• Old English Martyrology, Mercian, Old English, 8th century, narrative martryology
    • Bede, History
  • Historia Brittonum, Gwynedd, Latin, 825
  • Anglo-Saxon Chronicle, Old English. c. 900.
    • Bede, History
    • Historia Brittonum ?
  • Ælfric of Eysham, Life of St Oswald, Latin, c. 1000.
    • Bede, History
  • Bonedd y Sant (Pedigrees of the Saints), Welsh, 12th century (a blog post)
  • Geoffrey of Monmouth, History of the Kings of Britain, historical fiction, Latin, 1130s?
    • Bede, History
  • Wace, Roman de Brut, Old French, Historical fiction
    • Geoffrey of Monmouth, History
  • Layamon, Brut , Middle English, c. 1190, historical fiction
    • Wace, Roman de Brut
    • oral history and local legend
  • Breton version of Geoffrey of Monmouth’s History of the Kings of Britain has a particularly touching version of Oswald’s death.
  • Reginald of Durham, Life of St. Oswald, Latin, 1165
    • Bede, History
    • Adomnan, Life of Columba
    • oral history in Northumbria and Mercia
    • perhaps Symeon of Durham

  • Anonymous, Brut y Brenhydd (History of the Kings), Middle Welsh, 13th century. Welsh translation of Geoffrey of Monmouth with modifications including of Oswald material.
  • Munich Oswalt, Old High German, Bridal Quest., 15th century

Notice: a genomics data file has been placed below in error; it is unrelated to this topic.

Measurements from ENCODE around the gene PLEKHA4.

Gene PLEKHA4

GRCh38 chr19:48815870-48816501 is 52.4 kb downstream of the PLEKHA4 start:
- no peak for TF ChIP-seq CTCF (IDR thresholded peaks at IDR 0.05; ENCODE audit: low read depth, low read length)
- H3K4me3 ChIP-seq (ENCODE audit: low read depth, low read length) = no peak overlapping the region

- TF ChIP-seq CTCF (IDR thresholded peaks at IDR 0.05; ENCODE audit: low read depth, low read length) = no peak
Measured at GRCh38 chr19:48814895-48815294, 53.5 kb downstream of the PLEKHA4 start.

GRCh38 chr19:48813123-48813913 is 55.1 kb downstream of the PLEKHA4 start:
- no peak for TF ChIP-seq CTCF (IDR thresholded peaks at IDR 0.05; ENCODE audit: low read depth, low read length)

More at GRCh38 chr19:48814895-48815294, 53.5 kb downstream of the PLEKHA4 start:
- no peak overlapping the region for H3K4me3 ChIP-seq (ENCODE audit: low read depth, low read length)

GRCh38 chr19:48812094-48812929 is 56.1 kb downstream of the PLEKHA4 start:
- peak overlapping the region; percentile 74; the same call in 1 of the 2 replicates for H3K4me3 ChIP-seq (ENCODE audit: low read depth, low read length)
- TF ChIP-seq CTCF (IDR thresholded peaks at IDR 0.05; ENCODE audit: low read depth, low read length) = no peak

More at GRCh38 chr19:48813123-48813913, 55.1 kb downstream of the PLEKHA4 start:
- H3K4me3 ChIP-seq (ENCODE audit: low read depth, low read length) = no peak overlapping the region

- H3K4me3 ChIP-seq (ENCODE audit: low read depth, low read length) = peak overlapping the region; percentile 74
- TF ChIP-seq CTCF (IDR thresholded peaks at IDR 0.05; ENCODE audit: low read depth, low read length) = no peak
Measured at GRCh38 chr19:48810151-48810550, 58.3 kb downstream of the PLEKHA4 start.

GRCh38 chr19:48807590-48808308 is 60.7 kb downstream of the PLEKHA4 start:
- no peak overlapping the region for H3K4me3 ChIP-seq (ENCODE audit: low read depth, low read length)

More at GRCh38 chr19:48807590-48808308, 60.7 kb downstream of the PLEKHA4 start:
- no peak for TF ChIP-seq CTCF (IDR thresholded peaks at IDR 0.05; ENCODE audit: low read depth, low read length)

• Reginald of Durham, Life of St Oswald
    • Bede, History
    • Translation: JW Thomas. (1989) The ‘Strassburg Alexander’ and the ‘Munich Oswald’: Pre-courtly Adventure of the German Middle Ages.

    Wiener Oswald, 15th century, Bridal Quest

  • Dat Passionael “Oswald”Van Sunte Oswaldo, Deme Konninghe (About St. Oswald, King),  Low German, 1478
    • Translation and disucssion: Marianne Kalinke, St Oswald of Northumbria: Continental Metamorphosis, Arizona Center for Medieval and Renassiance Studies, 2005.
  • Osvald’s Saga, Middle Icelandic, Bridal Quest/Conversion/Martyr legends/miracles, c 1530
    • Translation and disucssion: Marianne Kalinke, St Oswald of Northumbria: Continental Metamorphosis, Arizona Center for Medieval and Renassiance Studies, 2005.
  • John Dryden,  ‘King Arthur, or The British Worthy’, English opera, 1691. (“Oswald of Kent” is Arthur’s English opponent!)